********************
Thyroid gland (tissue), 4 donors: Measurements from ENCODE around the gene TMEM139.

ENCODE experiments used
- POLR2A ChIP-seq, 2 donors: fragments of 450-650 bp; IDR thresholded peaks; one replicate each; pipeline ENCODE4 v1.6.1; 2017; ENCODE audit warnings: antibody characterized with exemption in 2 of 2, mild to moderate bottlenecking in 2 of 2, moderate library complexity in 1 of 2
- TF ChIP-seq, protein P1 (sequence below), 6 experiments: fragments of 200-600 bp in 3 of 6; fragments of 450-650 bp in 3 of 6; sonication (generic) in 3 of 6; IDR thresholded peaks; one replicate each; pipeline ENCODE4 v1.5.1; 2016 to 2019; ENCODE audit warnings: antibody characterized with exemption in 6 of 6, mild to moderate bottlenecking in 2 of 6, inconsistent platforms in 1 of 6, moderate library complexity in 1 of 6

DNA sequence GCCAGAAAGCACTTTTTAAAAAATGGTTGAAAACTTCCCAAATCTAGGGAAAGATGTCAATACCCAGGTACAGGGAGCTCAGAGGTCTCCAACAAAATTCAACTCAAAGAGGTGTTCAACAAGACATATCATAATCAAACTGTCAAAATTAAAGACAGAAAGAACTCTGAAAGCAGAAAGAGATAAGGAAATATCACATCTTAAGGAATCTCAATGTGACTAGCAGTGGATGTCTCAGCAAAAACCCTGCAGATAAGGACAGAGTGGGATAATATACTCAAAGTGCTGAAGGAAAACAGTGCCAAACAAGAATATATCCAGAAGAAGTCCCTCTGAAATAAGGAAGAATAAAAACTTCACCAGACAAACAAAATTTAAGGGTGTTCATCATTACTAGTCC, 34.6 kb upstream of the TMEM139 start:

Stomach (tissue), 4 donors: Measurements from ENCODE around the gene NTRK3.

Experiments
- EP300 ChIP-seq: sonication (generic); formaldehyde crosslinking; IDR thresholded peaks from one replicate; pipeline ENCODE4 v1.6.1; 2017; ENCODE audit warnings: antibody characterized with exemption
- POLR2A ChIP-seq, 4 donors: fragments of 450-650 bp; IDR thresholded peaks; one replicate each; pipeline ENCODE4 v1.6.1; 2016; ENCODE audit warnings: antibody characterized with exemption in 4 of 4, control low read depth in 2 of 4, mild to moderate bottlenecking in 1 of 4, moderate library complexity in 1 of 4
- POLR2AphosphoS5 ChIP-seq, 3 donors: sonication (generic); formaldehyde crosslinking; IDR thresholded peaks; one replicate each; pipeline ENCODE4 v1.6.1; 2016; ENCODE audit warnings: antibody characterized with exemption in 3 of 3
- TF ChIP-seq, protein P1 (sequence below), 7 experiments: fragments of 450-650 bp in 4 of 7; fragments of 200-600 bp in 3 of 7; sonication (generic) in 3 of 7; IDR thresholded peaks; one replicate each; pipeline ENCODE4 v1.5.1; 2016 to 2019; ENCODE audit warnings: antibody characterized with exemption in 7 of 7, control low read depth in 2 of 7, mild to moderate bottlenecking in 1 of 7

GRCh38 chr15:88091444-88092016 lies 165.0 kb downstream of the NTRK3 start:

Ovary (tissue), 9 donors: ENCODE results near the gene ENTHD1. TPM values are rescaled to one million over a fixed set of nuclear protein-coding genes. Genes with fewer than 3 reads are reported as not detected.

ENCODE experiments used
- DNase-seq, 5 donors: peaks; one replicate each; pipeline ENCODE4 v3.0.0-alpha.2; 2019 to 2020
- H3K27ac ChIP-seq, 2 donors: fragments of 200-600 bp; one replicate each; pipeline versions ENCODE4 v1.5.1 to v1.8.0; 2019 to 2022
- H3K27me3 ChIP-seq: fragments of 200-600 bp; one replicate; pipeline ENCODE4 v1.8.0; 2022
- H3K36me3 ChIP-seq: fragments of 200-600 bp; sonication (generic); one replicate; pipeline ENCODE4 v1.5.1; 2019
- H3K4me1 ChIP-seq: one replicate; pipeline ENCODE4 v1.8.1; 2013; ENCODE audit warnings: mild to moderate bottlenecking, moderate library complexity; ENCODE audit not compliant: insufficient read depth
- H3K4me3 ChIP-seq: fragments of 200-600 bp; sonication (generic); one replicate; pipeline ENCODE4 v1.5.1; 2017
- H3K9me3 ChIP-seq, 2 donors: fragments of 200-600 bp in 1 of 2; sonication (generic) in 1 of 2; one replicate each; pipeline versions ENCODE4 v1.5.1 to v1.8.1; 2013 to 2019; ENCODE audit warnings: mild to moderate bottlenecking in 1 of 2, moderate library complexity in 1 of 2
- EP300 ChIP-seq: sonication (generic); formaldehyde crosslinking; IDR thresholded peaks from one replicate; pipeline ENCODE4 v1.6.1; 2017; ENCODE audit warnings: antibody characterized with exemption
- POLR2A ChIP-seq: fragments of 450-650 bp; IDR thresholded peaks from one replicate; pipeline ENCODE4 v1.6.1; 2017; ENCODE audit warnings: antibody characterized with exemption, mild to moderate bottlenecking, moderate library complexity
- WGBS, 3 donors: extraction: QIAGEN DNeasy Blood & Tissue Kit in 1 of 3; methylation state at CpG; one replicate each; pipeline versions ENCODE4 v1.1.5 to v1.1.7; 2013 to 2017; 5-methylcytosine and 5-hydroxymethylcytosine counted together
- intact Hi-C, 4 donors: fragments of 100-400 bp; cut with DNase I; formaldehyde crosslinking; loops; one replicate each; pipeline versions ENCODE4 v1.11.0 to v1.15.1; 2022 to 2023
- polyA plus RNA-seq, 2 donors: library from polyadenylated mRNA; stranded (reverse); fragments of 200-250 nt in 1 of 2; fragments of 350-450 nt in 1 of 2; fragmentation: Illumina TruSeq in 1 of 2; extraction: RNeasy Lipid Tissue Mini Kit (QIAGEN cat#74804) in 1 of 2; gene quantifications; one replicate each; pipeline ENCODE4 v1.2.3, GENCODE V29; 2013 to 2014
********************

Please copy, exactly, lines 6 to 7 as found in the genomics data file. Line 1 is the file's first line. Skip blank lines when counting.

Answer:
Stomach (tissue), 4 donors: Measurements from ENCODE around the gene NTRK3.

Experiments